Don’t tell me you really care while you spend your time calling your representative, lobbying them to sign anti-gun regulation, or to pour more money into drug-bust squads, until you start addressing the real issue that causes the violence. No larger police force, more prison cells, more stringent gun regulations or prohibition campaigns will solve the issue. As a friend recently posted, “People, not programs, change people.”

To the Church and fellow Christians: there is no excuse for acting in any fashion other than Christ did to the individual who fits the descriptions above. Be the Samaritan who was willing to credit all expenses of the dying man on the side of the road to his own account. Only Christ can change people’s hearts, but His love through you can often change their minds and through that access their hearts.

Remember when I said this wouldn’t be a soap-box blog? Well, I did say “usually.”

Recognize the real issue. Legislation and police action may be able to change the source and tool of abuse and violence, but it cannot bring meaningful change to the real issue. That is up to individuals — you and I — loving and caring for and treating with dignity … other individuals.

*And because there is always that person who makes entirely illogical conclusions and delights in flimsy assumptions, no, I don’t think this absolves anyone of the responsibility of their actions. Each individual is entirely responsible for their actions and should be held accountable as necessary. But as “love covers a multitude of sins,” so love can act against the inclinations of abuse and violence far better than any law prohibiting it.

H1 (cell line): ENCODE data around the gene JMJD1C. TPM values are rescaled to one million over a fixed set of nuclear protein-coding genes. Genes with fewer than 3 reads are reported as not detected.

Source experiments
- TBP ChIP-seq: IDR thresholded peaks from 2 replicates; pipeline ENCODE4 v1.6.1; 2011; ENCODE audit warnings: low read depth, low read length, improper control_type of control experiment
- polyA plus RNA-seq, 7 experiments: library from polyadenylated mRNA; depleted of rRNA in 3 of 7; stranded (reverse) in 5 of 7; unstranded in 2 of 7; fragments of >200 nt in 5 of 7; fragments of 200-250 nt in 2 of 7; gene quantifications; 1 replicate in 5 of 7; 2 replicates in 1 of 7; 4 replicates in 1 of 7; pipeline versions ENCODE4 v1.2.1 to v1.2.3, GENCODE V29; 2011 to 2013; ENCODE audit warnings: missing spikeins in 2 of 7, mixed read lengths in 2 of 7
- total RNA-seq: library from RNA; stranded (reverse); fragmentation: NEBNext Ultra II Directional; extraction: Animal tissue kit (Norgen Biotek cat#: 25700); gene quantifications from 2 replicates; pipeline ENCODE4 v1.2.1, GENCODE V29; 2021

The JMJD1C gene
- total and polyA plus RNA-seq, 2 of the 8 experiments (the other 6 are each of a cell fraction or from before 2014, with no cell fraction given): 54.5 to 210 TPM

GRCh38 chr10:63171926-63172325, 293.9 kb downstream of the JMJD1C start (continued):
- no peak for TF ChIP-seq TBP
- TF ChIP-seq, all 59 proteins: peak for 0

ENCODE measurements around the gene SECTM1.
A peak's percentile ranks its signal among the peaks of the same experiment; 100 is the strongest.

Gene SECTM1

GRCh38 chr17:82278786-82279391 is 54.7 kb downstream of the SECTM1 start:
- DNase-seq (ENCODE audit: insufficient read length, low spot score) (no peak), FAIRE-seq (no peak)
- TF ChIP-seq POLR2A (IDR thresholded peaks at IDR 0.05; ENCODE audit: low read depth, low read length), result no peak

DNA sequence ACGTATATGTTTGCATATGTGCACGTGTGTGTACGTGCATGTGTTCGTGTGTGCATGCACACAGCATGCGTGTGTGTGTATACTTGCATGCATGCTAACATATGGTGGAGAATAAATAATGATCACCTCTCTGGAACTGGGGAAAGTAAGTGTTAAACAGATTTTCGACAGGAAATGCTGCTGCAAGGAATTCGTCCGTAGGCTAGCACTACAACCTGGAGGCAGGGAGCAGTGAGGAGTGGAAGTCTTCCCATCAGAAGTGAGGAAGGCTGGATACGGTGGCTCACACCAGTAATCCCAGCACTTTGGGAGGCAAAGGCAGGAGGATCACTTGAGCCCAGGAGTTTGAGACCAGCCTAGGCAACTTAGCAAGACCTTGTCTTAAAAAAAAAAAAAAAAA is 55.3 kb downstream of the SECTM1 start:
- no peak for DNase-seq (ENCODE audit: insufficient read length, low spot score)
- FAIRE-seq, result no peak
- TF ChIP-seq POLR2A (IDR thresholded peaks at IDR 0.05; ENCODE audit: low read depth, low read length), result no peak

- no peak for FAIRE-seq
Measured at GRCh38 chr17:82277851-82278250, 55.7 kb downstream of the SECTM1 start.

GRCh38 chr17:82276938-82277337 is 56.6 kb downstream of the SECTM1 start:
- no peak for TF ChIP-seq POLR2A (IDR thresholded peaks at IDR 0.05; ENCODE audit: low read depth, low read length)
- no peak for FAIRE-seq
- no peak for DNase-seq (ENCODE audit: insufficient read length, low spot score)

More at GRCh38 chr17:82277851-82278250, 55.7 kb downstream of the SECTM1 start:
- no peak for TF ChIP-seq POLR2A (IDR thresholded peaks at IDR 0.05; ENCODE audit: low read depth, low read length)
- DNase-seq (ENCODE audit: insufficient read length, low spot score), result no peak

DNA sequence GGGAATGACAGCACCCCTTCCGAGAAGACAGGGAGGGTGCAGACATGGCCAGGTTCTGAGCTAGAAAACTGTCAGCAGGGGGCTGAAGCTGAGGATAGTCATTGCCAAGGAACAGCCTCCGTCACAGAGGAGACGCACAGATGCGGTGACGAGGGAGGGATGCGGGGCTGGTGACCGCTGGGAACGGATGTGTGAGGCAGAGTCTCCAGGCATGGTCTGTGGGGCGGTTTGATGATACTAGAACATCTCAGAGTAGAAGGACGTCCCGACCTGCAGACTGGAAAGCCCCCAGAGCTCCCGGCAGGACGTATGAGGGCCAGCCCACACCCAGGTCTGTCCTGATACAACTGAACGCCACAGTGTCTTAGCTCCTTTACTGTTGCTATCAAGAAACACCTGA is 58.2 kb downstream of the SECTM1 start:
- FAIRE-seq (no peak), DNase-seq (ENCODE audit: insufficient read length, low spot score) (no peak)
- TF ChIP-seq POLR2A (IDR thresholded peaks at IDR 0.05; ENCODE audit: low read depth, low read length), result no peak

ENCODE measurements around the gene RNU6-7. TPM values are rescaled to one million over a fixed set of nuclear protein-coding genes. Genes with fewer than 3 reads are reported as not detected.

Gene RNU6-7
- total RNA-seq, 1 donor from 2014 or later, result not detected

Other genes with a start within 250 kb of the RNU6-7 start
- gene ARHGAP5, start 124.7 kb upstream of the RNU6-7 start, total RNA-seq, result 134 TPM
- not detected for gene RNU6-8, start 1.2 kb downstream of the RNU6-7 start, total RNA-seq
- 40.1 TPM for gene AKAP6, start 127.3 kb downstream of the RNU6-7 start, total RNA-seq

Also, I’m not delusional with expectations that if we just “love” enough, all our problems will go away. Attacks that claim I am that naive will likely come. I’m just saying that we understand the real problem, then we can better concentrate on what really matters. 

For those who raise the argument that much violence is committed by those who more committed to ideology than suffering isolation (for example, those inclined to violence in the KKK, Neo-Nazi groups, Antifa, Neo-Communists, the radical ideologies of Islam, et cetera), I will cede that it is probably true for some. Still, even for many driven by ideology, many often arrive at those conclusions because of the comradery and sense of “belonging” they find–even if superficially–within those groups that they felt lacking prior. This is often true for gang members, as well.

I’ve discussed individual responsibility here

I’ve discussed the fallacy and foolishness of collectivist thinking here.

Thumbnail photo credit goes to

A Logical System of Justice?

My 10th grade class, which studies the historical narrative from circa 1600 to 1865 with a focus on Western Civilization (Europe and the Americas), has been spending some time studying the history of Anglo-British law as it developed through the Middle Ages and up through the Glorious Revolution, forming much of what was called English Common Law. I’ve already discussed some of this history briefly in an earlier post.